This year is the 50th anniversary of The Stonewall Riots, arguably the start of the modern day gay rights movement. The riots led to the start of the first gay pride parades and festivals around the country. To get where we are now the patrons of The Stonewall Inn exploded into a violent protest after the police raided the bar. At the time raids of gay bars were common practice, but finally the people had enough. The riots became so violent that the police hid in The Stonewall Inn, afraid to leave for 45 minutes. The LGBTQ community has been clawing its way up ever since. Those early protesters were not just brave, they were fearless in finding the courage to fight the New York City Police because they were sick of being treated like their lives, their loves, and their dreams didn’t matter. Just this year The City of New York issued a formal apology to the city’s LGBTQ community for the way that community was abused at the hands of the people who were there to serve and protect all citizens.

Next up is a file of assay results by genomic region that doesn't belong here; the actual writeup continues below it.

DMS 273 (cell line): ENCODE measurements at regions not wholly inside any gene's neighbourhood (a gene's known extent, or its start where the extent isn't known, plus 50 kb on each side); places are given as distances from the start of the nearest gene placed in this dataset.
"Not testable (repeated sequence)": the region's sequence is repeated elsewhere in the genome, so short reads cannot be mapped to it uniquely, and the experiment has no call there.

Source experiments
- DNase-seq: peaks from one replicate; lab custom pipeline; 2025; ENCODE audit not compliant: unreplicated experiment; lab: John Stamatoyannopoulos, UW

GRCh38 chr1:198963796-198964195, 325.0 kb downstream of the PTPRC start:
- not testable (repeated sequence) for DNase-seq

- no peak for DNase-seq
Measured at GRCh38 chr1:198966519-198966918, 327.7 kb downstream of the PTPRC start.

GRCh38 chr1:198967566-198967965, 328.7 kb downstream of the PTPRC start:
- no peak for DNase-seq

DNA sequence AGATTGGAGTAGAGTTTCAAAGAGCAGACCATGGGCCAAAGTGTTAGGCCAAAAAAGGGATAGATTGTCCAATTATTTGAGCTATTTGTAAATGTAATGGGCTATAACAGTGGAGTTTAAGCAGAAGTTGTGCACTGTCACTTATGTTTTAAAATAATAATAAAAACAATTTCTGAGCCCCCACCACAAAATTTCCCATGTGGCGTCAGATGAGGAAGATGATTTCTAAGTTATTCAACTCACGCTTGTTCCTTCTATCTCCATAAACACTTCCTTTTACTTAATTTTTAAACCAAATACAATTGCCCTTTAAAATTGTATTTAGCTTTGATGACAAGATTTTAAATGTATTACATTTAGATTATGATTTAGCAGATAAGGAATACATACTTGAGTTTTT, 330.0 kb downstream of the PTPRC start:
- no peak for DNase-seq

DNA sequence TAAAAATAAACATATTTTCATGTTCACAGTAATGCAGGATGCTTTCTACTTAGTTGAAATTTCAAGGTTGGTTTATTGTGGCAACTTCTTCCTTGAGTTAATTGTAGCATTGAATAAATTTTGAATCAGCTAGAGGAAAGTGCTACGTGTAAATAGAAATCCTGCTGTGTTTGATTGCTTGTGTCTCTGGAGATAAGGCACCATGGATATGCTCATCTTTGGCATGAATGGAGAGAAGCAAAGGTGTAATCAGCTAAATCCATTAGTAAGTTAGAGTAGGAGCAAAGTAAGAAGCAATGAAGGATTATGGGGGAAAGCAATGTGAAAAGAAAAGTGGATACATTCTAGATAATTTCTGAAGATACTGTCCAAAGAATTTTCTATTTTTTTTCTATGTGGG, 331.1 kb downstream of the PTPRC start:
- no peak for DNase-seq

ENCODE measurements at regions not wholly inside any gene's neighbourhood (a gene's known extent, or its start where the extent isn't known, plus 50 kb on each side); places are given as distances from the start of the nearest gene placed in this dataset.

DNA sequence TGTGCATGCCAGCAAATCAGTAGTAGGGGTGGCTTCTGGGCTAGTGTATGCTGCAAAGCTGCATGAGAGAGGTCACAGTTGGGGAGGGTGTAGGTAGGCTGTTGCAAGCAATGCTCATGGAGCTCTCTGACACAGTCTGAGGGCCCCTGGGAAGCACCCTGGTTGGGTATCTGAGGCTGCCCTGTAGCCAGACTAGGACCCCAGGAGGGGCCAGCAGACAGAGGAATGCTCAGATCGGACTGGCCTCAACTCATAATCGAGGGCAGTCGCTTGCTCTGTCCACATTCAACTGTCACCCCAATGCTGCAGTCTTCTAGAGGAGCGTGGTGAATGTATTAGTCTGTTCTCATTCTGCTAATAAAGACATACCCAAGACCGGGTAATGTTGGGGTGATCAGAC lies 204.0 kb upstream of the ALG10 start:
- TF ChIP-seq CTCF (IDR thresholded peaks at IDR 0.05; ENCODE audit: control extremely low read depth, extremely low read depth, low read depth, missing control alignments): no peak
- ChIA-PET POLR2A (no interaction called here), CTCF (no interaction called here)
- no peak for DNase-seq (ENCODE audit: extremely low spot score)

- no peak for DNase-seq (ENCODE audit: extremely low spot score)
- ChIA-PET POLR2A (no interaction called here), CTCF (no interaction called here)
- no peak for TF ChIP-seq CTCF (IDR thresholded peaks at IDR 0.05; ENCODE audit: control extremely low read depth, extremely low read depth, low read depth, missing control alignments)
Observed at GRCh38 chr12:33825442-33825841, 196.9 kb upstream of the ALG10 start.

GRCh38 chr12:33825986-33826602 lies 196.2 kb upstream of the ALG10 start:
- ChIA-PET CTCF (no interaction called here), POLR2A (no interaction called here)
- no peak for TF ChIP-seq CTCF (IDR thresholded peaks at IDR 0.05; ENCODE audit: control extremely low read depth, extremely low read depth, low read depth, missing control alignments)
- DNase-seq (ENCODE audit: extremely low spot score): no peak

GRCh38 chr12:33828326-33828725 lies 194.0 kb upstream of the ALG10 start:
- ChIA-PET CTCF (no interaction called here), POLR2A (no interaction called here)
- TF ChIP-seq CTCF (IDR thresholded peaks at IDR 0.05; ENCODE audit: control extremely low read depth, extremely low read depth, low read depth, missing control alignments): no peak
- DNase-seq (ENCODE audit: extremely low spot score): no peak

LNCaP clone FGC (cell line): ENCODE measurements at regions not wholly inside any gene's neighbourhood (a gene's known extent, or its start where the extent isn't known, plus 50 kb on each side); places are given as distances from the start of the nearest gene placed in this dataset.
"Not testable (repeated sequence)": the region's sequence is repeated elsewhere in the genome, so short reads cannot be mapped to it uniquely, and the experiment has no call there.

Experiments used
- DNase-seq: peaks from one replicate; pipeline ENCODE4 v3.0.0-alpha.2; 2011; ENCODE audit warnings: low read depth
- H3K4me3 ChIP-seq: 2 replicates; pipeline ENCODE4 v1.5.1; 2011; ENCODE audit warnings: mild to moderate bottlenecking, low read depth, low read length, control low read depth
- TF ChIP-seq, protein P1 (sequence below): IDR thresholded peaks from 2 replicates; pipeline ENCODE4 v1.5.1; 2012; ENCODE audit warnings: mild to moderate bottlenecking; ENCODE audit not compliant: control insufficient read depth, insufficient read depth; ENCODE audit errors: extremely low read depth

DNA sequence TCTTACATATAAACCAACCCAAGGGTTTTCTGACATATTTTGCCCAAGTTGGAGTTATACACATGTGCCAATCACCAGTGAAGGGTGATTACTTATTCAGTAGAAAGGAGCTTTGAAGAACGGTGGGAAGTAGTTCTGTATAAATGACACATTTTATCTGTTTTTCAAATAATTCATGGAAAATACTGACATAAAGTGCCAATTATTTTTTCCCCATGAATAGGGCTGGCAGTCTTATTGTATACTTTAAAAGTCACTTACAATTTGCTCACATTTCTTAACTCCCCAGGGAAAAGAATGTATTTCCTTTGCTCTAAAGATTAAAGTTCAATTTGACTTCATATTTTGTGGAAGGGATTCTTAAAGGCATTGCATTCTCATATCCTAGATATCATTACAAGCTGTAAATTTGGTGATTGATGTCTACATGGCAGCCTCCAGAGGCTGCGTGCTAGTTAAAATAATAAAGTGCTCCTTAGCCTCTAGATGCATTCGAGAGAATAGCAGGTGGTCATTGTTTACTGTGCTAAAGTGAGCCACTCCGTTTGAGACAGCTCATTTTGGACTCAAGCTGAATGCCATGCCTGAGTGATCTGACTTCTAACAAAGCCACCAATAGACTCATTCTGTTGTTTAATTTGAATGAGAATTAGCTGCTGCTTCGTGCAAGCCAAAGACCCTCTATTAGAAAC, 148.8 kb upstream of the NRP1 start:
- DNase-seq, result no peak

The cis gendered straight white guys that are organizing “straight pride” events because they feel threatened that their little world is becoming too diverse, those toxic people want nothing more than to feel better about themselves by taking away our power to feel good about ourselves and undermining the achievements of our community and individuals. Don’t let them.